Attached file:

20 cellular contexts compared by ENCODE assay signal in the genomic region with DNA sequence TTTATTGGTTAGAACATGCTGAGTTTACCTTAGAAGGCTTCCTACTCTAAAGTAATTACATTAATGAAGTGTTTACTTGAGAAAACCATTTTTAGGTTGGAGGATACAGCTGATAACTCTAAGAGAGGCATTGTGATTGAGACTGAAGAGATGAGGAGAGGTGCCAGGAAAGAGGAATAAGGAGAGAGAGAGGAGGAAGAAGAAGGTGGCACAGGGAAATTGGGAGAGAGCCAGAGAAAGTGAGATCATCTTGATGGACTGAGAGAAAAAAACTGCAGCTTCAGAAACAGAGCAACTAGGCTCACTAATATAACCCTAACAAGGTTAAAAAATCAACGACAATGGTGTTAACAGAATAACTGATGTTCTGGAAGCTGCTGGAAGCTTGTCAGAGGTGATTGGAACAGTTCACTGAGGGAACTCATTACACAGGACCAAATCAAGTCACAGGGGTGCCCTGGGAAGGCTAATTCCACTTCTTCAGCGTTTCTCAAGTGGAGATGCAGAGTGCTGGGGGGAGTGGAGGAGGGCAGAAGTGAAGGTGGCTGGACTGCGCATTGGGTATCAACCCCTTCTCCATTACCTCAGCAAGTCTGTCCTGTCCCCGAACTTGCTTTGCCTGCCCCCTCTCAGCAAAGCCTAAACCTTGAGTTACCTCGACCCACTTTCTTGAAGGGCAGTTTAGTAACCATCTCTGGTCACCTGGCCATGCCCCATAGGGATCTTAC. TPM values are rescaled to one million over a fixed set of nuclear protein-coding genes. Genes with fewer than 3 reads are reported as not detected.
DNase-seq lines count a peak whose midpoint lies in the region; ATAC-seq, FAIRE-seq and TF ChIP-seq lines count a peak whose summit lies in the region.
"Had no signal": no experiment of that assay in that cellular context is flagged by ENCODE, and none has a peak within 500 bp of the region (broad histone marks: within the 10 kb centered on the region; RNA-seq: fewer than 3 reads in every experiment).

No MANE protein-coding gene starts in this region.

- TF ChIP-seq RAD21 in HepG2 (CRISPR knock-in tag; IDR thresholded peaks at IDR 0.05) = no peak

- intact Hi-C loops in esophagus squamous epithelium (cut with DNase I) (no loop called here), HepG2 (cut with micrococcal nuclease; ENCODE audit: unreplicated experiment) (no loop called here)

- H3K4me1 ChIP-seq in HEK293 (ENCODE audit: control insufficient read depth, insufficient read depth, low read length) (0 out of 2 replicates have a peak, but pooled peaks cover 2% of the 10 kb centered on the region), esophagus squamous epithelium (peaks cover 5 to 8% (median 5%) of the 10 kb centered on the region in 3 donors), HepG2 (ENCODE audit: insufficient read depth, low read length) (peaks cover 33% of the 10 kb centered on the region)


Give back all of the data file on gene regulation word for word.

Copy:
20 cellular contexts compared by ENCODE assay signal in the genomic region with DNA sequence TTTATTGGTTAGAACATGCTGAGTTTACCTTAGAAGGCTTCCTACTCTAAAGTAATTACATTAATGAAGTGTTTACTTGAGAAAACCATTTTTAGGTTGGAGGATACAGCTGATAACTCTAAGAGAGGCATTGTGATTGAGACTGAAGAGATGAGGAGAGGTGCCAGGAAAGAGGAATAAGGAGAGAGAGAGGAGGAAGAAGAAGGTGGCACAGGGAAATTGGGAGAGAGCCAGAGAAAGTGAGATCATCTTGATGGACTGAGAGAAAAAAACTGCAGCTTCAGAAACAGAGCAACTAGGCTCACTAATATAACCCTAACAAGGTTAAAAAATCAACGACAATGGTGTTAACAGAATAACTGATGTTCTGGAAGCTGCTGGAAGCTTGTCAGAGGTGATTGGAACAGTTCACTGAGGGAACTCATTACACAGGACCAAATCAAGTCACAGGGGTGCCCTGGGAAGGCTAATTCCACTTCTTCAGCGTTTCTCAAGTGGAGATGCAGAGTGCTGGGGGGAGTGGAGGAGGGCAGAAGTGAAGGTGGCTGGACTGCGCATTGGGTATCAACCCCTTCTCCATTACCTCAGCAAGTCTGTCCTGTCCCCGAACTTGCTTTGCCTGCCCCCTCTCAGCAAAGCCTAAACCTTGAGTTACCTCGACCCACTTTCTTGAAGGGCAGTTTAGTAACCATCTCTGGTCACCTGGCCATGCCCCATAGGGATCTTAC. TPM values are rescaled to one million over a fixed set of nuclear protein-coding genes. Genes with fewer than 3 reads are reported as not detected.
DNase-seq lines count a peak whose midpoint lies in the region; ATAC-seq, FAIRE-seq and TF ChIP-seq lines count a peak whose summit lies in the region.
"Had no signal": no experiment of that assay in that cellular context is flagged by ENCODE, and none has a peak within 500 bp of the region (broad histone marks: within the 10 kb centered on the region; RNA-seq: fewer than 3 reads in every experiment).

No MANE protein-coding gene starts in this region.

- TF ChIP-seq RAD21 in HepG2 (CRISPR knock-in tag; IDR thresholded peaks at IDR 0.05) = no peak

- intact Hi-C loops in esophagus squamous epithelium (cut with DNase I) (no loop called here), HepG2 (cut with micrococcal nuclease; ENCODE audit: unreplicated experiment) (no loop called here)

- H3K4me1 ChIP-seq in HEK293 (ENCODE audit: control insufficient read depth, insufficient read depth, low read length) (0 out of 2 replicates have a peak, but pooled peaks cover 2% of the 10 kb centered on the region), esophagus squamous epithelium (peaks cover 5 to 8% (median 5%) of the 10 kb centered on the region in 3 donors), HepG2 (ENCODE audit: insufficient read depth, low read length) (peaks cover 33% of the 10 kb centered on the region)